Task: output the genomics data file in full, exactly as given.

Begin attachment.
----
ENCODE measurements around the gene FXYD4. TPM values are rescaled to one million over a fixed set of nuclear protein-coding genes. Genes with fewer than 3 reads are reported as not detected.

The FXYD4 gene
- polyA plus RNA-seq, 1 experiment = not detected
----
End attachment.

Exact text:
ENCODE measurements around the gene FXYD4. TPM values are rescaled to one million over a fixed set of nuclear protein-coding genes. Genes with fewer than 3 reads are reported as not detected.

The FXYD4 gene
- polyA plus RNA-seq, 1 experiment = not detected